Let’s At Long Last Put the Health and Economic Welfare of our Communities Ahead of the Short-Term, Growth-At-Any-Cost Greed of the Predators in Niagara’s Development Industry
A Commentary by and Plea from Niagara At Large reporter and publisher Doug Draper
Posted May 17th, 2021 on Niagara At Large
“I recently became a great grandmother and in 2051, when my great granddaughter is 29 or 30 years old and I will be 98, and … if I am still around, I would like to be able to look around and see a Niagara that is still green and that we have made the best decisions going forward that preserves what really makes Niagara special.”
Those were some of the final words from Port Colborne Regional Councilor Barbara Butters at a meeting this past May 12th of Niagara Region’s Planning and Economic Development Committee.
At the same committee meeting, where options for protecting Niagara’s environmental system were being considered for approval, members of the public urged members of the committee to vote in favour on an option identified as 3C that would provide a higher level of protection for woodlands, hedgerows and other green place, and for water resources like wetlands, both in and outside urban boundaries across our region.
The first citizen speaker was Miriam Richards, a resident of Welland and biologist at Brock University, who informed Regional Councillors on the committee that Niagara only has about 17 per cent of its tree cover left when what is recommended by Environment Canada for our region is 30 per cent.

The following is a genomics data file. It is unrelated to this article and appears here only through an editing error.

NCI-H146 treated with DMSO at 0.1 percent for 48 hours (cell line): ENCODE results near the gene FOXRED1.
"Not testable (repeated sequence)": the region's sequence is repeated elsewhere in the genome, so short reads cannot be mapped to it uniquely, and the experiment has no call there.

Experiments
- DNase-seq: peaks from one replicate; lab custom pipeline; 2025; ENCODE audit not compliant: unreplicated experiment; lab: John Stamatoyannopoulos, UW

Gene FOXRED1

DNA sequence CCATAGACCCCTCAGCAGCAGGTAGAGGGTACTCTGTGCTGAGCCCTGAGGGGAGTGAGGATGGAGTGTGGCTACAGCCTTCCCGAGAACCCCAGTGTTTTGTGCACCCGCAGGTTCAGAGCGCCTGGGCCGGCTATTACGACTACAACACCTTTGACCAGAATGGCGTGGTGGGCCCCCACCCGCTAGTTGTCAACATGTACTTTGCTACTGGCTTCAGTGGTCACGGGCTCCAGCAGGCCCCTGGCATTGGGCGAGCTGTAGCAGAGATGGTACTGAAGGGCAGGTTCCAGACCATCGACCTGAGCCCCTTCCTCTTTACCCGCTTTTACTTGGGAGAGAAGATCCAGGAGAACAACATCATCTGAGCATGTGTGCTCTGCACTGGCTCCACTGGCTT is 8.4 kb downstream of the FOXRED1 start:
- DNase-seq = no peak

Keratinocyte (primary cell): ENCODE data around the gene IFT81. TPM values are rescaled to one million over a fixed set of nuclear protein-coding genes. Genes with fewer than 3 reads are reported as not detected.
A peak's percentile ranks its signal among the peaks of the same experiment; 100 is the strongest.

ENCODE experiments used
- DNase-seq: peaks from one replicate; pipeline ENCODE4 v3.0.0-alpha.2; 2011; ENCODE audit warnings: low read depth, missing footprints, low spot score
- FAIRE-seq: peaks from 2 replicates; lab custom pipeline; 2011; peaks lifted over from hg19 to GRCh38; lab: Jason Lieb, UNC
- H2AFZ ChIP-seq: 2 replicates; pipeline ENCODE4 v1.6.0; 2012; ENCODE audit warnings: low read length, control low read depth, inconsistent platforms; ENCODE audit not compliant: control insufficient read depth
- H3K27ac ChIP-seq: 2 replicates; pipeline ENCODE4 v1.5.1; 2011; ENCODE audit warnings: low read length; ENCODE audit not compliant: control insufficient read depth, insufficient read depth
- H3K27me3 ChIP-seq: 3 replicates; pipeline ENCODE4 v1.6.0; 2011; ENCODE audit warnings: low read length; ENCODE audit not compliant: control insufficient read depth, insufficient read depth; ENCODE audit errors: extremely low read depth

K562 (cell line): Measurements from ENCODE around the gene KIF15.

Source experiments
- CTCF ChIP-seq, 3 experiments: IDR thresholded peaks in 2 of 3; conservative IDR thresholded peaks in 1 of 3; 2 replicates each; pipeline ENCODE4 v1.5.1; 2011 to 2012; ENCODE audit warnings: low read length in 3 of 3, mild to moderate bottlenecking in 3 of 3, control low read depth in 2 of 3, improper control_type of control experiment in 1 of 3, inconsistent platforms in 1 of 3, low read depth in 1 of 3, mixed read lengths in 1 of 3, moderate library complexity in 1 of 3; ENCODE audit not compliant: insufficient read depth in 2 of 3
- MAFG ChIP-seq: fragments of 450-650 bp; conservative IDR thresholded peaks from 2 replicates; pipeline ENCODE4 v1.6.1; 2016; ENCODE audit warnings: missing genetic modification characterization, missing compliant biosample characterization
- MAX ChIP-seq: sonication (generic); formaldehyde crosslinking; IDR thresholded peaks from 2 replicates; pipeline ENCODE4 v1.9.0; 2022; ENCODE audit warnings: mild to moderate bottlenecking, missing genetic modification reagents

Richards also stressed that replacing the natural ecosystems we need to maintain a healthy and prosperous life in our communities is “far more expensive” than struggling to replace it when it is gone.
Another citizen speaker, Marcie Jacklin, a resident of Fort Erie and a long-time conservationist and Chair of the Niagara Bird and Tourism Collaborative, questioned why planning staff in Niagara’s regional government would opt for a weaker option for protecting and preserving our natural heritage – an option (identified as 3B) that is more favourable to lobbyists for the development industry.
“Why aren’t we developing for communities instead of developing for developers? It is like the fox is left in charge of the hen house,” Jacklin said.
“Why gamble on our future? The science shows that we really need to embrace environmental infrastructure. It is not time to roll the dice and take a chance.”
Then there was Liz Benneian, a resident of Lincoln and a leader of a large coalition of green-minded individuals and groups called the Biodiversity and Climate Action Committee, who reminded the councillors that the Region’s own climate change report “lists protecting natural heritage and water resources as one of the 6 tops ways “to build resilient communities that are able to withstand longer-term weather impacts.”